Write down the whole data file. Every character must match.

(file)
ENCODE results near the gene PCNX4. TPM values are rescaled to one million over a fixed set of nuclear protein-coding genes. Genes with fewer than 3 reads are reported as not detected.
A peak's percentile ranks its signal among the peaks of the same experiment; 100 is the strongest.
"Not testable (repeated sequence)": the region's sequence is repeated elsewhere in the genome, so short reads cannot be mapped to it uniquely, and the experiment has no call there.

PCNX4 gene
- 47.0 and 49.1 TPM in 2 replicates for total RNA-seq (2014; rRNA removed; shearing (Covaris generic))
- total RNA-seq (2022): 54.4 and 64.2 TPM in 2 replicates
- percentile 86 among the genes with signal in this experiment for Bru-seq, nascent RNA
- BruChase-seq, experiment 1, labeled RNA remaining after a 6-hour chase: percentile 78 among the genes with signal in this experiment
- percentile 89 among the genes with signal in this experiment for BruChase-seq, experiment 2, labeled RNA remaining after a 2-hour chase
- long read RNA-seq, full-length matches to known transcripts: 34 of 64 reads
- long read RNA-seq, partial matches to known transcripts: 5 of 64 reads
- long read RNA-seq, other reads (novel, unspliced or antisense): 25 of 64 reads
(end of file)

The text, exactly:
ENCODE results near the gene PCNX4. TPM values are rescaled to one million over a fixed set of nuclear protein-coding genes. Genes with fewer than 3 reads are reported as not detected.
A peak's percentile ranks its signal among the peaks of the same experiment; 100 is the strongest.
"Not testable (repeated sequence)": the region's sequence is repeated elsewhere in the genome, so short reads cannot be mapped to it uniquely, and the experiment has no call there.

PCNX4 gene
- 47.0 and 49.1 TPM in 2 replicates for total RNA-seq (2014; rRNA removed; shearing (Covaris generic))
- total RNA-seq (2022): 54.4 and 64.2 TPM in 2 replicates
- percentile 86 among the genes with signal in this experiment for Bru-seq, nascent RNA
- BruChase-seq, experiment 1, labeled RNA remaining after a 6-hour chase: percentile 78 among the genes with signal in this experiment
- percentile 89 among the genes with signal in this experiment for BruChase-seq, experiment 2, labeled RNA remaining after a 2-hour chase
- long read RNA-seq, full-length matches to known transcripts: 34 of 64 reads
- long read RNA-seq, partial matches to known transcripts: 5 of 64 reads
- long read RNA-seq, other reads (novel, unspliced or antisense): 25 of 64 reads